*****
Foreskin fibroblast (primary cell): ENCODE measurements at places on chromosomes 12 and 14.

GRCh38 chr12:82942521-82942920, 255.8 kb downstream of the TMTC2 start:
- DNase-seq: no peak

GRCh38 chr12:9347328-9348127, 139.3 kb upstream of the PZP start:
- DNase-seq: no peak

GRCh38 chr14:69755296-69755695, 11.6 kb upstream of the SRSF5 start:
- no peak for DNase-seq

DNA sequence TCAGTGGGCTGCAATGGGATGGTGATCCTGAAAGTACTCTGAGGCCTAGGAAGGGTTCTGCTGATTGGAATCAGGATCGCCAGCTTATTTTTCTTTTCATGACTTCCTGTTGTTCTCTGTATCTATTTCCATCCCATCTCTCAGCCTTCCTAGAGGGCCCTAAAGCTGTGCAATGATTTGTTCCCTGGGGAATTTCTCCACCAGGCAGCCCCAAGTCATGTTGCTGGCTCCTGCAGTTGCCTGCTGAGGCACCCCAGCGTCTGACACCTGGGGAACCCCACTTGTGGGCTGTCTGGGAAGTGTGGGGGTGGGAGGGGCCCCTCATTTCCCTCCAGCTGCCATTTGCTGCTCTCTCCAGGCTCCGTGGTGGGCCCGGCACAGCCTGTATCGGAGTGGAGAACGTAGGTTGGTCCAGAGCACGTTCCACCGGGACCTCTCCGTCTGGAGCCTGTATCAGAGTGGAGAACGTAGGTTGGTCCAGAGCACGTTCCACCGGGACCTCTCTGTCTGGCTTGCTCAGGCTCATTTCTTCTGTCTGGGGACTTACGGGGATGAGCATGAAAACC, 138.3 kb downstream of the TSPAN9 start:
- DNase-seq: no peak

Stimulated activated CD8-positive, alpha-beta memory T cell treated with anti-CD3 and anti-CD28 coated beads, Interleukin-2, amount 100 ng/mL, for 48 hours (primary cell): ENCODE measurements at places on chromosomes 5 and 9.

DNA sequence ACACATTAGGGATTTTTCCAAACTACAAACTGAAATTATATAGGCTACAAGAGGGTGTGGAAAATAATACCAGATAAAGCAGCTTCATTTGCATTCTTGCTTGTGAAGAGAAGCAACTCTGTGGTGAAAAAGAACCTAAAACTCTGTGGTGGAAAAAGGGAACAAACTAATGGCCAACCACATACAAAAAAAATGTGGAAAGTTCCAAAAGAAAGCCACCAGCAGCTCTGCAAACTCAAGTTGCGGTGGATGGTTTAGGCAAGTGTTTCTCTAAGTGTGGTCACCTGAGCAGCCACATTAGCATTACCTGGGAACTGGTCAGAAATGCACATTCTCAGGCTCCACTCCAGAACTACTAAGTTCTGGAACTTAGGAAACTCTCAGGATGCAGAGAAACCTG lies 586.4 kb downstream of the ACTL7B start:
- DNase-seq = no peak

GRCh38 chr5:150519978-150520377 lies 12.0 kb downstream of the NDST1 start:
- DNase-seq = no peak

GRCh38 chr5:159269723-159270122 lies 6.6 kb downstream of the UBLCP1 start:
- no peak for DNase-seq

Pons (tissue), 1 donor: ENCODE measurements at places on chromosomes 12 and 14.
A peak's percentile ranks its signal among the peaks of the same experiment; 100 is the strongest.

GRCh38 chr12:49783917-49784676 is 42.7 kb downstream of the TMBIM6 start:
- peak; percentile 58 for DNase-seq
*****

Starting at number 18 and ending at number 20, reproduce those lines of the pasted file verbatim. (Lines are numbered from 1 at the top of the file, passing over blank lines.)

A peak's percentile ranks its signal among the peaks of the same experiment; 100 is the strongest.

GRCh38 chr12:49783917-49784676 is 42.7 kb downstream of the TMBIM6 start:
- peak; percentile 58 for DNase-seq